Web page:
atron, a disinfectant and desiccating agent, was the main ingredient used in the mummification process. A compound of sodium carbonate and sodium bicarbonate (salt and baking soda), essentially dried out the corpse. Obtained from dried-up river beds, it was packed around and inside the body in linen bags, and left for 35 to 40 days to draw moisture out of the tissues. By removing the organs and packing the internal cavity with dry natron, the body tissues were preserved. The body was filled with Nile mud, sawdust, lichen and cloth scraps to make it more flexible. Small cooking onions or linen pads were sometimes used to replace the eyes. Beginning in the third dynasty, the internal organs (lungs, stomach, liver and intestines) were removed, washed with palm wine and spices, and stored in four separate made of limestone, calcite or clay. Prior to this, the abdominal contents were removed, wrapped and buried in the floor of the tomb. However, the heart was left in the body because it was considered the centre of intelligence.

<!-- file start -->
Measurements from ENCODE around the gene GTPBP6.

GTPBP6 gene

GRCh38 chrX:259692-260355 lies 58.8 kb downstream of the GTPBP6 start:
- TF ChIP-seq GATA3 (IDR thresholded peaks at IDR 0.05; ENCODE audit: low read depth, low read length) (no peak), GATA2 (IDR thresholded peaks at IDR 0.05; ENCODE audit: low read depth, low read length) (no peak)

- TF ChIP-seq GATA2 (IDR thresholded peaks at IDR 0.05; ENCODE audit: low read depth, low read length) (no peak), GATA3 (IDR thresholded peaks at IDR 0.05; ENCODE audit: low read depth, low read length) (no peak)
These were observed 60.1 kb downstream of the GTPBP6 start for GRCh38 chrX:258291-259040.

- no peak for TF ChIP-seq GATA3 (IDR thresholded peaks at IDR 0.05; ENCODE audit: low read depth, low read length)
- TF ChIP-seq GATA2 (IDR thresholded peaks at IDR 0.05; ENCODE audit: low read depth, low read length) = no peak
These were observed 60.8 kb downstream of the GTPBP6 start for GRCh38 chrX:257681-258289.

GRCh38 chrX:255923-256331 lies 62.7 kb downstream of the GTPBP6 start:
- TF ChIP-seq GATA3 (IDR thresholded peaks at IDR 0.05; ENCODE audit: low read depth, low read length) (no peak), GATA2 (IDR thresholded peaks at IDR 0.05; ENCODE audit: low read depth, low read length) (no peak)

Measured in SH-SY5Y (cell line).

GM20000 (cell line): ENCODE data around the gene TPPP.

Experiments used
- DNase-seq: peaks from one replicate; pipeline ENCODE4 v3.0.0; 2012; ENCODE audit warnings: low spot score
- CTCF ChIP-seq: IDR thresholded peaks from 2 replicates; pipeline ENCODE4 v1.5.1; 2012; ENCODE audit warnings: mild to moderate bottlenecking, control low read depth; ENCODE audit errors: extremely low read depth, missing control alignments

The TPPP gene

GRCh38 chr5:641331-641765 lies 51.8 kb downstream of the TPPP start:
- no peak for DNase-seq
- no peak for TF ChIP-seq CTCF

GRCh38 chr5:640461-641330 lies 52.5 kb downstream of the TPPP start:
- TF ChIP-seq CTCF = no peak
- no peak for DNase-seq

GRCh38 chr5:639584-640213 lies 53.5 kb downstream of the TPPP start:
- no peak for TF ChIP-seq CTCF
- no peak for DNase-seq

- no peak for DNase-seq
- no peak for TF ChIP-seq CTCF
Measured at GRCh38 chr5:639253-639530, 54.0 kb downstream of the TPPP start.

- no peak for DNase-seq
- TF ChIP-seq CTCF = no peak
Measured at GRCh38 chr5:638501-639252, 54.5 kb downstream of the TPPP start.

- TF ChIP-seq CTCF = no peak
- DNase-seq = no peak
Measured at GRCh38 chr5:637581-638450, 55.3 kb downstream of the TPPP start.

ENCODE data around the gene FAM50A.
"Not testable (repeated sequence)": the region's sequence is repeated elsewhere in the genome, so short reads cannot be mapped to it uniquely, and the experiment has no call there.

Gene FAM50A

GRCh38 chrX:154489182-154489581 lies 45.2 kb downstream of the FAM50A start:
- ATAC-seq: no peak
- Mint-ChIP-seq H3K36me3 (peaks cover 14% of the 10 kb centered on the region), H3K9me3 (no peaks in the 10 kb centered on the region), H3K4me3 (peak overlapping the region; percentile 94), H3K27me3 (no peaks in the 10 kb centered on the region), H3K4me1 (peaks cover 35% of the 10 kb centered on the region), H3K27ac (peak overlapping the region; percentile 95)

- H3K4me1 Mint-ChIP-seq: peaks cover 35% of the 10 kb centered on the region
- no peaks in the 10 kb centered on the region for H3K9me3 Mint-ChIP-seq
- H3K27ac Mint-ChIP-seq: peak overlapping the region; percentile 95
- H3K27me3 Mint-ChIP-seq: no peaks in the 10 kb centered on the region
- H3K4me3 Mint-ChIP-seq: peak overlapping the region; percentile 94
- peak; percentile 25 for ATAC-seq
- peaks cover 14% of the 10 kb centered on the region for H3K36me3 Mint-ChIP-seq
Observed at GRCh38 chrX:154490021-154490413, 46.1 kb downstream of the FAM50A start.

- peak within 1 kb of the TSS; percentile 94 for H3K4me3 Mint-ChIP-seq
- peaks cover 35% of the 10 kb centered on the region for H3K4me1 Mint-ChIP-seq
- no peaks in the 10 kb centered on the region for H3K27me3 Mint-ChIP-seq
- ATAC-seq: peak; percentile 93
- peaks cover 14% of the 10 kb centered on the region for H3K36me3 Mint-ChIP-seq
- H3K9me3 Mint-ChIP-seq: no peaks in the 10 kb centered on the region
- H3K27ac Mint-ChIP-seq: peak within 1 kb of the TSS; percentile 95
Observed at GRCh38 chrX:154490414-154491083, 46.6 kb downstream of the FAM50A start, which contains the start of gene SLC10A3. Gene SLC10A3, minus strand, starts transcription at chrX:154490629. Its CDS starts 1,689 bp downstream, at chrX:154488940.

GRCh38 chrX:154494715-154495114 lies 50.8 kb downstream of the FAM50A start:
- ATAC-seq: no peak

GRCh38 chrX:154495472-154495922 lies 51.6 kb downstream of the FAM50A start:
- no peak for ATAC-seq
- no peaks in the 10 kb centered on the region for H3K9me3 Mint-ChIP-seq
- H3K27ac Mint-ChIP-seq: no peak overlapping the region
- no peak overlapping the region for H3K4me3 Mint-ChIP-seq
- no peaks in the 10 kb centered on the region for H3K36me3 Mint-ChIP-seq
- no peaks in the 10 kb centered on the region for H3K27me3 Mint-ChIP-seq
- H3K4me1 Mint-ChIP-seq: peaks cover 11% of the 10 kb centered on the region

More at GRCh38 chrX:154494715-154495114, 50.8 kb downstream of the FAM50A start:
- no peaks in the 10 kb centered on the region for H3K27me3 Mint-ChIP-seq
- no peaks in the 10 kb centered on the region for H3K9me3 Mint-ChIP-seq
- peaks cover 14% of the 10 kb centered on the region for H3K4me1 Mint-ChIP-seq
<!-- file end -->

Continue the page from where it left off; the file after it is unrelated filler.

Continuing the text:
Unlike most scholars of the ancient world, Salima Ikram knows her subjects on an intimate, face-to-face basis. In this interview, Ikram, an Egyptologist at the American University in Cairo, sheds light on why mummification was practiced in ancient Egypt, what the ancients thought the afterlife would be like, and why—of some 70 million mummies made—very few remain intact today.
The Pharaoh’s mummification process | year4stb
Year 6 have now planned and designed their mummification cartoons. Below are some examples of the funny quotes the children are using in their cartoons. Can you guess what part of the mummification process the quotes go along with?